So I’m watching helplessly as the hyena makes up his mind on the taste of the one chick and proceeds to its sibling, which is up for grabs too (seriously why don’t these guys get the hell out of there? Why doesn’t the mother do anything?) and see no. 2 disappear as well. Number 3 doesn’t get time to flee, it is grabbed and soon joins its 2 siblings in the hyena’s stomach.
Mama Plover now finally starts squeaking and for a moment I think the mass-murder is going to be ended with her death, but the hyena ignores her noise, walks away and beds down as if he didn’t just mindlessly eat 3 Plover kids (it kind of makes me sick about the whole poultry-industry all over again, this is what KFC costumers do too, kind of). I’m trying my best not to imagine mama’s confusion and desperation. Instead I grab a carcass-sheet and start filling in the details of what I have just witnessed. After all, though heartbreaking and sad, it was great data and quite a special sighting. Research is so lovely sometimes.
In the morning I am in Miumi clan. I’m searching for hyenas, not very successfully today…
Until I see one hyena running in the distance and then 6 others going somewhere else, also running. I quickly take photos of all hyenas and observe that they are all coming from the same direction which surely means something has happened there, so of course I have to go and see. Soon I find 10 hyenas standing around a wildebeest-head and its skin. A kill they made between 1 and 2 hours before my arrival. One hyena is struggling to drag it all to a pan. Another one comes to help, grabs the other side and brotherly they lift the wildebeest off the ground and carry it to a pan, flanked by a youngster who doesn’t want to miss out on the fun. All 10 hyenas dig in to steal a bite.
LHY-294 (Keddy) is also there. Only recently (in April) LHY-294 got herself trapped in a snare that was tightly wrapped around her neck. She was darted by ZCP’s vet Dr. Banda and needed a lot of stitches as the snare had cut halfway through her trachea, a hole big enough for her to breathe through. Awesome to see that she is doing so well,she is still the dominant female she always was, hunting and eating well and the fattest of all. A huge scar is all the proof that remains of her life-threatening situation just a few months ago.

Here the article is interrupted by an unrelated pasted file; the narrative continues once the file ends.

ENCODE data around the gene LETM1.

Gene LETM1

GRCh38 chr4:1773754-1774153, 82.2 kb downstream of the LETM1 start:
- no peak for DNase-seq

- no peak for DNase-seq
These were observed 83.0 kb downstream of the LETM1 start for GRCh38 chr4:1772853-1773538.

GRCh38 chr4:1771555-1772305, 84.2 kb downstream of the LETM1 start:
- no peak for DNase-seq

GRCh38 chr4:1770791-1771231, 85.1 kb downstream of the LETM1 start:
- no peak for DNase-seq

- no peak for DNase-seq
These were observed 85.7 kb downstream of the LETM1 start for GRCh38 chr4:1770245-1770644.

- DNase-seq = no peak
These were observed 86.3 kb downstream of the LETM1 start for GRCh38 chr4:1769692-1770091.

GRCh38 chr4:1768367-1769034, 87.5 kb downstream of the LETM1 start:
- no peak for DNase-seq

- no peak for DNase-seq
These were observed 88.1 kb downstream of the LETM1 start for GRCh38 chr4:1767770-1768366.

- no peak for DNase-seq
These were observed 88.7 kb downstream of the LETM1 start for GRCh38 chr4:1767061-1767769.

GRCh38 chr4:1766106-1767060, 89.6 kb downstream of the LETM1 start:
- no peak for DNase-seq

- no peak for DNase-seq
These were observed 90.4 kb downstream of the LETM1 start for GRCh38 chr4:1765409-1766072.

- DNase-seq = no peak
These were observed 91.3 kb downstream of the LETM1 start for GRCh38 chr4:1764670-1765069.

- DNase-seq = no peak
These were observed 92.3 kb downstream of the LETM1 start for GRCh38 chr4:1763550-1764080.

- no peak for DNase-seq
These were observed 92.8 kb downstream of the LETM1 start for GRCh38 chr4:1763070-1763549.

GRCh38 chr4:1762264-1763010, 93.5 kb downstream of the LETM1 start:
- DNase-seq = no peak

A few hours later I go to North clan where I hear the sound of LHY-343’s super young cubs. As I am on my way back to camp I see the red sun setting and it turns the plains into fields of orange, gold and green. It’s stunning.
Then I smell something. A vague sweet scent that disappears within seconds. It reminds me of… Belgian waffles! So now I’m craving waffles.
I’ve never craved waffles before so this is a whole new sensation. I don’t have a waffle iron, let alone the right ingredients, and there was no waffle stall in Liuwa last time I checked. So a craving is all it will be for now.
Friday 9th of September – Morning has broken
It’s 6.45 am, my hands and ears are cold and I’m trying to warm them on the engine of the bike. 30m away from me 2 female hyenas are in a deep sleep and on the belly of one of them is a small cub that has forgotten about drinking entirely and has fallen asleep in the process.
I’ve already taken photos and noted the data, so as a big red firey sun rises over the plains, I have some time for my coffee and “breakfast” (a very old breadroll with peanutbutter). I’m listening to the sounds of all the birds that are busy. Lots of chirping small birdies in the tall grass, the splashing of a duck or goose in the water of a nearby pan, a saddle-bill stork that flies over, creating a distinctive sound.
Apart from that there is no sounds but that of my own thoughts, and even that I have managed to switch off for a minute.
Another perfect morning in Liuwa!
I found this little guy on my way back!